What Food Banks Really Need

What Food Banks Really Need- Thinking of donating to a food bank? Here are some items food banks are in desperate need of that can really help those they serve.

What Food Banks Really Need- Thinking of donating to a food bank? Here are some items food banks are in desperate need of that can really help those they serve.

The time when most people donate to food banks is usually around the holidays, but food banks need things all year long because hunger and financial issues are not a problem only during Christmas and actually, donation slow way down this time of year. By March or April, food banks have already run out of all the donations they got during the holiday season, too. And if you ask food banks what they really need, they will tell you it’s often what people don’t think of to donate. It’s easy to pick up a few cans of food and a couple of boxes of non-perishables, but many food banks have so much of some kinds of food that they almost can’t give it away in time before it expires or it leaves folks with not much to work with when it comes to preparing meals. Don’t get them wrong, they love any and all donations and some folks simply would not survive without the generous donations of others, but most food banks have a wish list so they can best meet their client’s needs.If you are thinking about donating to your local food bank, here are some things food banks really need.


What Food Banks Really Need


Cash donations– This is the biggest thing that could help in the biggest way. Most food banks can purchase bulk orders of foods like canned vegetables, potatoes, pasta, rice and oats with this money that they portion out for folks. Cash donations also help them keep the lights on and allow them to buy things that are the most needed.

Gluten free and special diet food- Just like you and I, many people seeking help have special diets to follow due to health reasons and they can’t just eat whatever they are offered simply because they are too broke to buy their own food. Those with special diets or allergies find themselves getting far less because they don’t have many choices.

Low sugar/low sodium foods– Many folks needing help from food banks are elderly. This means they have health concerns like diabetes and heart problems that require them to eat a certain diet. Many foods at food banks are simply not suited for them.

Whole grains- Most people donate white bread, white pasta and white rice. The truth is, these items offer very little nutritional value. Whole grain versions are sought after and are always welcome.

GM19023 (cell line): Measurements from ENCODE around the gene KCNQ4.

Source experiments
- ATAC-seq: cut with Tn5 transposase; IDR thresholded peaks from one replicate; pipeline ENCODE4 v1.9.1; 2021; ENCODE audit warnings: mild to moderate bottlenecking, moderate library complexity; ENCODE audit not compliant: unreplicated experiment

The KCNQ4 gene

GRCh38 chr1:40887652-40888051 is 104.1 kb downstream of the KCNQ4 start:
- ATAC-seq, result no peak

Powdered milk and sauce mixes– Many folks who are clients of the food bank have very little. So, using milk in sauce mixes is not something they can afford to do if they have it at all. Donating sauce packets that only require water and powdered milk can help people stretch thier budgets a little further.

Canned meat- Tuna and canned chicken can help families that can’t afford fresh meats to get a little extra protein in their diets.

Cooking Oils- I don’t know about you, but I use cooking oils pretty frequently and although they aren’t a need per say, they can definitely make cooking a lot easier.

Single serve snacks- Some people who get help have children that they need to have snacks for after school or to take to school in lunches. Additionally, homeless individuals can always use shelf stable snacks to throw in their backpacks for a quick refuel option.

Toiletries and feminine hygiene– Food banks often serve people that can’t afford basic needs. Homeless women usually can’t afford to buy pads so they seek them out at food banks. Other things to consider donating are travel sized and full sized shampoos, bars of soap and lotion as well as chapstick and sunscreen.

Diapers- Sometimes, at the end of the month, it can be hard to get diapers. Food banks will often try to help people with a dozen or so diapers if they have them available.

Shopping bags/boxes, cleaners, zip lock bags and paper towels– These items are for the food banks to operate They can use the cleaners and paper towels to keep things sanitary as well as send people home with their food in shopping bags or boxes.


To find the food banks in your area, visit Feeding America.


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